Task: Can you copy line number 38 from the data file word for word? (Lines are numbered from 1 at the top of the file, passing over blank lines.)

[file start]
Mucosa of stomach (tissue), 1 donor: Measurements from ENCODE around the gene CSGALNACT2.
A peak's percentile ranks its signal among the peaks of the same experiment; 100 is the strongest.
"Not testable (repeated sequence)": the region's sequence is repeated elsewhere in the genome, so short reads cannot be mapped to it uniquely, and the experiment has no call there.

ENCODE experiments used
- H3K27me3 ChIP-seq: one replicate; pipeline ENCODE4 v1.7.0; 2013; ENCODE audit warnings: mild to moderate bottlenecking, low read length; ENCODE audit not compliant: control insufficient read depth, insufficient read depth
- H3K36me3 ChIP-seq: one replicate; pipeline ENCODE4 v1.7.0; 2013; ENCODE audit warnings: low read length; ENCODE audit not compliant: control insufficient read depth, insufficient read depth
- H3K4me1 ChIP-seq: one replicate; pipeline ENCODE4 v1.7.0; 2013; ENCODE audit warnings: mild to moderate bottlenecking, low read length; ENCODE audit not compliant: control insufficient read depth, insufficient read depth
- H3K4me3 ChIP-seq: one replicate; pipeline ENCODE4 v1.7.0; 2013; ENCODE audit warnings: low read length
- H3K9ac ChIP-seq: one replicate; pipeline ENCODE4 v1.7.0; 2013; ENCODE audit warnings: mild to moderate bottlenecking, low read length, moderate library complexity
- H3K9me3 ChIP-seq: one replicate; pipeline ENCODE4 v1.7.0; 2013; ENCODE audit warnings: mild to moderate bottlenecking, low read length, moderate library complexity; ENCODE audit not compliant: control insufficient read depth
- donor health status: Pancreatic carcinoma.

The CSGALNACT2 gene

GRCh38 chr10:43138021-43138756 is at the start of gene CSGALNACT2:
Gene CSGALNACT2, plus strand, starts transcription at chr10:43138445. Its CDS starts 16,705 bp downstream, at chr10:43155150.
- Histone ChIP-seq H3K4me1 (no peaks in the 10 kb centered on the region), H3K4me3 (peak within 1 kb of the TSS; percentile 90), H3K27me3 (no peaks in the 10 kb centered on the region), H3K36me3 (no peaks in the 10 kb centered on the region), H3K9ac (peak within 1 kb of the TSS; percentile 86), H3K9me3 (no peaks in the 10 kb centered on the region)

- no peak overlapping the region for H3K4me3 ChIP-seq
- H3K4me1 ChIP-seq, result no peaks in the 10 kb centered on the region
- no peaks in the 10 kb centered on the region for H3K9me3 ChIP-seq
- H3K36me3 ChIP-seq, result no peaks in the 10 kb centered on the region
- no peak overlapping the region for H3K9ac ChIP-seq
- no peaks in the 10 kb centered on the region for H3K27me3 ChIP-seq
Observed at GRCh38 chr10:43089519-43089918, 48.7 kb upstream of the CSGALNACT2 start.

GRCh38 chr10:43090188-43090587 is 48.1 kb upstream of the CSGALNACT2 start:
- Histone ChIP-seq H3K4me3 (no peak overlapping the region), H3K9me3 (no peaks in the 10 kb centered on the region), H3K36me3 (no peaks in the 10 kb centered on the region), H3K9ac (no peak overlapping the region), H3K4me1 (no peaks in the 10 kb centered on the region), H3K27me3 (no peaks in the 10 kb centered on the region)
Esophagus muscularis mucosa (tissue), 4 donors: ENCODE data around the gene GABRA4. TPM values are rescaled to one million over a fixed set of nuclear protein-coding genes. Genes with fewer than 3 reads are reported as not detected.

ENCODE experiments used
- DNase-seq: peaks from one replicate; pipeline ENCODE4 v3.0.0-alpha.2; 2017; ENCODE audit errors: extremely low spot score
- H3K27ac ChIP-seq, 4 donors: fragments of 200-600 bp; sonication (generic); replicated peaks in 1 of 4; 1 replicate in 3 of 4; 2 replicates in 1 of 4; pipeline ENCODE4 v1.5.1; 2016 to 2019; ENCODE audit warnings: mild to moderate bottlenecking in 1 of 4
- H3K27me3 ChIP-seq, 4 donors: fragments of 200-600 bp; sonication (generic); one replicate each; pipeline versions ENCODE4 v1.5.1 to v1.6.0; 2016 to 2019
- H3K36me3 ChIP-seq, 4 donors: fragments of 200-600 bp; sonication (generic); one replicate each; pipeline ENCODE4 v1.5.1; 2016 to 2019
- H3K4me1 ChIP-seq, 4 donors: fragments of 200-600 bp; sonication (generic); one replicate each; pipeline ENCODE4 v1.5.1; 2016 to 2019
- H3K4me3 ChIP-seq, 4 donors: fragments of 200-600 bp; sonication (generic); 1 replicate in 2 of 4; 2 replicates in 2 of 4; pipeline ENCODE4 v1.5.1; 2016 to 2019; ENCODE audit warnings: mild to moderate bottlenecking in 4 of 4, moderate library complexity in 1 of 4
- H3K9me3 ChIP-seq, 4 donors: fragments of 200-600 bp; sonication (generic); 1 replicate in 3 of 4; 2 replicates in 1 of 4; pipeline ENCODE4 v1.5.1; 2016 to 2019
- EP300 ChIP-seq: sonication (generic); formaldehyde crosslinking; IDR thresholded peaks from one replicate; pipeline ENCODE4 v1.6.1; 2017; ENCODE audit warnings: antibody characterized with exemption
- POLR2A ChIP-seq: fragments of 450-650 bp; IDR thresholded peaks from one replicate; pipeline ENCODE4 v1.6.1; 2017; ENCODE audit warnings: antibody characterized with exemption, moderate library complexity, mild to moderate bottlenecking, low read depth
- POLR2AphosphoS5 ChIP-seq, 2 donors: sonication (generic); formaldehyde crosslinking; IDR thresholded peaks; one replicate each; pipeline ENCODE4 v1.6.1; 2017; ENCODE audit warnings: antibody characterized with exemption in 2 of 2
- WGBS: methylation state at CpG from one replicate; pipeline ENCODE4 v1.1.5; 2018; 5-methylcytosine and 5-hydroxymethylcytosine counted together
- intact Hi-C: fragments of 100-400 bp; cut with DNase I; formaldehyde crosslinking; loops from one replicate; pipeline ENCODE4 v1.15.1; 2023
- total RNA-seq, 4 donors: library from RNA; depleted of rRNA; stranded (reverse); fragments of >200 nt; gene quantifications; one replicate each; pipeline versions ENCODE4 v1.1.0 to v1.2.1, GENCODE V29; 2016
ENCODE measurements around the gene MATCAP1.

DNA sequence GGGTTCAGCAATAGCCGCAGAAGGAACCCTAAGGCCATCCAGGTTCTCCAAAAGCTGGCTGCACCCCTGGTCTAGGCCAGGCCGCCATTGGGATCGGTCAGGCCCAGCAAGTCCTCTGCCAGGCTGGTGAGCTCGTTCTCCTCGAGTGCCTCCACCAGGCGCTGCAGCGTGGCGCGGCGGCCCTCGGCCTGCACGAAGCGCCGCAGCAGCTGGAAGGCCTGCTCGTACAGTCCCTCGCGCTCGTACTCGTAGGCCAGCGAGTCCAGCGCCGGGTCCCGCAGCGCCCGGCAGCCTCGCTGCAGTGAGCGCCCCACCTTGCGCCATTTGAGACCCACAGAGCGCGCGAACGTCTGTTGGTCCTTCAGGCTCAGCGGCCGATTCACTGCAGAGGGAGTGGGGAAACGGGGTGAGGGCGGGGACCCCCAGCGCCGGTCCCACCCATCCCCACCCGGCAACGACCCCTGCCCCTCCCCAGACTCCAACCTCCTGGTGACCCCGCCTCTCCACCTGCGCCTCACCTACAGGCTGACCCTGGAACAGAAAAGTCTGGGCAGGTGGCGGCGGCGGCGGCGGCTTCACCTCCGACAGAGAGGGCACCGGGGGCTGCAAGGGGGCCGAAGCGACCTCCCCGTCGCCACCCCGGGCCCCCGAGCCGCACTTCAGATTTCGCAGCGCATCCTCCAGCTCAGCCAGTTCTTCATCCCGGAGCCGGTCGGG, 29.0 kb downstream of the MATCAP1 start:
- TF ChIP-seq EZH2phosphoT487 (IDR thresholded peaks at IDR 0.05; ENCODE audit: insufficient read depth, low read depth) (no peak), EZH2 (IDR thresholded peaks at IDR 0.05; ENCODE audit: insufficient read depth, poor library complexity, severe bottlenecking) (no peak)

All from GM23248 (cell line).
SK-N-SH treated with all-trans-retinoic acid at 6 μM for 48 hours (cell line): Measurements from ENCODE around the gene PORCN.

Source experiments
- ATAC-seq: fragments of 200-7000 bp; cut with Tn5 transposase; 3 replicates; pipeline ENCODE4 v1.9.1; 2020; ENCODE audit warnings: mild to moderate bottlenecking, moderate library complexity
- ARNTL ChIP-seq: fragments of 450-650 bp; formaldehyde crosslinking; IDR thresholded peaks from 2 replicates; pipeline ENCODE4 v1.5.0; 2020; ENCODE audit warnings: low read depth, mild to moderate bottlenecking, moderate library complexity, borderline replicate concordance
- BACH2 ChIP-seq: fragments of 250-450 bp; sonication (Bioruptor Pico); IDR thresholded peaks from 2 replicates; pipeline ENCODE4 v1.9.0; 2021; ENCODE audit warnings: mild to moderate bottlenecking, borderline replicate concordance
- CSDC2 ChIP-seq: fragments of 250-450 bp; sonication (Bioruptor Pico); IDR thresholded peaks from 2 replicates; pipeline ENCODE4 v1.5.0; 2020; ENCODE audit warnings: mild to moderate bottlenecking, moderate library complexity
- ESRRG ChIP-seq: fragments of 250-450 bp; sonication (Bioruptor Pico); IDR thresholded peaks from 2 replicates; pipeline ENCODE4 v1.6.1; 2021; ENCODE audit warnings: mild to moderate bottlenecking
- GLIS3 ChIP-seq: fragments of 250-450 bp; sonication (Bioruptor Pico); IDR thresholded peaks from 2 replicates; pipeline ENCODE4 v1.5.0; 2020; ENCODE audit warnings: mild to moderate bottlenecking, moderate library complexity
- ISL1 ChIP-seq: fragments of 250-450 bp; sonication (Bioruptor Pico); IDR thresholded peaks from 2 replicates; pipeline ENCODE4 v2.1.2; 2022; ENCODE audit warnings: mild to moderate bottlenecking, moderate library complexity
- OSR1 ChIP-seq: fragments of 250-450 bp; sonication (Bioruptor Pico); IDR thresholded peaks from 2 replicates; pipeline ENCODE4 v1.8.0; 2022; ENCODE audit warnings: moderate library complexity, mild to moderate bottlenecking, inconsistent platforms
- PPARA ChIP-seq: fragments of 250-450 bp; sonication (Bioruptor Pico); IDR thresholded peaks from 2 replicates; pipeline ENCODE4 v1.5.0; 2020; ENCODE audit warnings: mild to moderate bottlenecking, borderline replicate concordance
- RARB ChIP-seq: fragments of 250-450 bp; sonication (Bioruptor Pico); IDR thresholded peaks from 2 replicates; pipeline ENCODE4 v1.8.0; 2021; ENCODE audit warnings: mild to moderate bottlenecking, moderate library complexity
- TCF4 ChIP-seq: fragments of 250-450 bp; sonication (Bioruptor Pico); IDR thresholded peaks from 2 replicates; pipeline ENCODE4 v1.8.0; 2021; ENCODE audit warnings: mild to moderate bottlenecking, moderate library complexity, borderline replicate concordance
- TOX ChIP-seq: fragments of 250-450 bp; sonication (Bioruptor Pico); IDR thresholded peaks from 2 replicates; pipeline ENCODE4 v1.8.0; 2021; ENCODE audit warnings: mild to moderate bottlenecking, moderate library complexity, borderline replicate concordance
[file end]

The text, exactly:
- intact Hi-C: fragments of 100-400 bp; cut with DNase I; formaldehyde crosslinking; loops from one replicate; pipeline ENCODE4 v1.15.1; 2023